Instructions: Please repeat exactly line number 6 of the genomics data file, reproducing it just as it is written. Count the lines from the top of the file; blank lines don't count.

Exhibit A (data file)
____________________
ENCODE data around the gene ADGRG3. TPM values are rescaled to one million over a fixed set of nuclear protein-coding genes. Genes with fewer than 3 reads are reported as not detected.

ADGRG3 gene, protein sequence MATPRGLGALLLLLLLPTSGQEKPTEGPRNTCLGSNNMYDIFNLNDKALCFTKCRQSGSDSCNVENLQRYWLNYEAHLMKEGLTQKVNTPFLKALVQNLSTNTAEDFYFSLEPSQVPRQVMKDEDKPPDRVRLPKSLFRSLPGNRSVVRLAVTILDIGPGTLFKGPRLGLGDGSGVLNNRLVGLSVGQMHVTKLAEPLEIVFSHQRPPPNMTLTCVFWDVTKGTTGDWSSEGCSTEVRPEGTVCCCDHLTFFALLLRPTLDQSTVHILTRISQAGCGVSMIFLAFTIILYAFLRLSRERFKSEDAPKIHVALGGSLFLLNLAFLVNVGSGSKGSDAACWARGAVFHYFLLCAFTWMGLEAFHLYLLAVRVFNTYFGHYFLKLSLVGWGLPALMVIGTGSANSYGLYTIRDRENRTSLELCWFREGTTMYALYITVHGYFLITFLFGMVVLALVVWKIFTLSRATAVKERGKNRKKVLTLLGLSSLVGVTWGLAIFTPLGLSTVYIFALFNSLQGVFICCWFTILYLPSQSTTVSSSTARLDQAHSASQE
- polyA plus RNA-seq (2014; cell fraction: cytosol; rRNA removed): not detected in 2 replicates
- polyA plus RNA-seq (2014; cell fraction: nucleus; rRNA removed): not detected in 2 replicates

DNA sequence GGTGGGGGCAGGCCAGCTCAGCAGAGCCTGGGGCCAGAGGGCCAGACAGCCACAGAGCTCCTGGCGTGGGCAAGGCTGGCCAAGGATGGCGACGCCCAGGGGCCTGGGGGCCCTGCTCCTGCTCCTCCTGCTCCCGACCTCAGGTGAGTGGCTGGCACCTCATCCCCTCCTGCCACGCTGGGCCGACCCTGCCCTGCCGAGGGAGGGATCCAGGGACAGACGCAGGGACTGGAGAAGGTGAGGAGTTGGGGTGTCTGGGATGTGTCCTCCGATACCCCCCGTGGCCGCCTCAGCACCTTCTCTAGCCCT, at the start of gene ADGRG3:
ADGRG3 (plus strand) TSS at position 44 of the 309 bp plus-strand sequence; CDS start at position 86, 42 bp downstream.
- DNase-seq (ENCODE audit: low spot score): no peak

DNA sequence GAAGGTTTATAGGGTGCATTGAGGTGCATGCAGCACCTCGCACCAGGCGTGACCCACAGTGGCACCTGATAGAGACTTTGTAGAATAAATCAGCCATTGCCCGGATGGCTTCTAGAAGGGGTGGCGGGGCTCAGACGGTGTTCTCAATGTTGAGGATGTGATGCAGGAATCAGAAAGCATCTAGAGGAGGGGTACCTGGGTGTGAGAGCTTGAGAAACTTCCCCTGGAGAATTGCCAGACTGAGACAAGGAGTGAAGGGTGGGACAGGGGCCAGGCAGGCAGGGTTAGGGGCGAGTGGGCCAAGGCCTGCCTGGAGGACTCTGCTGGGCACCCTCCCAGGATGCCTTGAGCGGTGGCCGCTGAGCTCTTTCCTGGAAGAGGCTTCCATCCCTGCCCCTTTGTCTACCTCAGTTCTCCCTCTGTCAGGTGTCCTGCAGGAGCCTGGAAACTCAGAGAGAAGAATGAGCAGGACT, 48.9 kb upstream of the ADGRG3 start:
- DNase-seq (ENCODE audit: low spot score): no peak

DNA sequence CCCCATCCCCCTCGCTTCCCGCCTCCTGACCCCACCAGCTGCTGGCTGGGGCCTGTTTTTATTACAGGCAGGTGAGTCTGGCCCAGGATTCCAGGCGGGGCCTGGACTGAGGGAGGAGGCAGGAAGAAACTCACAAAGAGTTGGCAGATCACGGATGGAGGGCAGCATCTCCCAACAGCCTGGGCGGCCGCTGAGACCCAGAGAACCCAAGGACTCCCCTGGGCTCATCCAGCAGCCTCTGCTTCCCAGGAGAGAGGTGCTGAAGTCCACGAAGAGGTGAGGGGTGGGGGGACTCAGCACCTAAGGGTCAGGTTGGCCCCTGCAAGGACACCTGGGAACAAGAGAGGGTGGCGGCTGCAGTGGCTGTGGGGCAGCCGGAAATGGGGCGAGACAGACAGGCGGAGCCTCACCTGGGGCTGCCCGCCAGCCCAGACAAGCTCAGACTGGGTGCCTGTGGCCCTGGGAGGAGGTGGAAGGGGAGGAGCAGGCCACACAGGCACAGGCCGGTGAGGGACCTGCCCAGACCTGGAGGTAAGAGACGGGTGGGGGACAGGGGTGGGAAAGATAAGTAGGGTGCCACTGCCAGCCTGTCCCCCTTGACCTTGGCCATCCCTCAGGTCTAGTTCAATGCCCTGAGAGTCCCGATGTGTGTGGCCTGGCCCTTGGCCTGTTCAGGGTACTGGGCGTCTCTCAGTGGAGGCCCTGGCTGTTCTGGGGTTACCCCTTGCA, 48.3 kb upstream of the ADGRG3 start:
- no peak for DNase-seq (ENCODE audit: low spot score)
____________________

ADGRG3 (plus strand) TSS at position 44 of the 309 bp plus-strand sequence; CDS start at position 86, 42 bp downstream.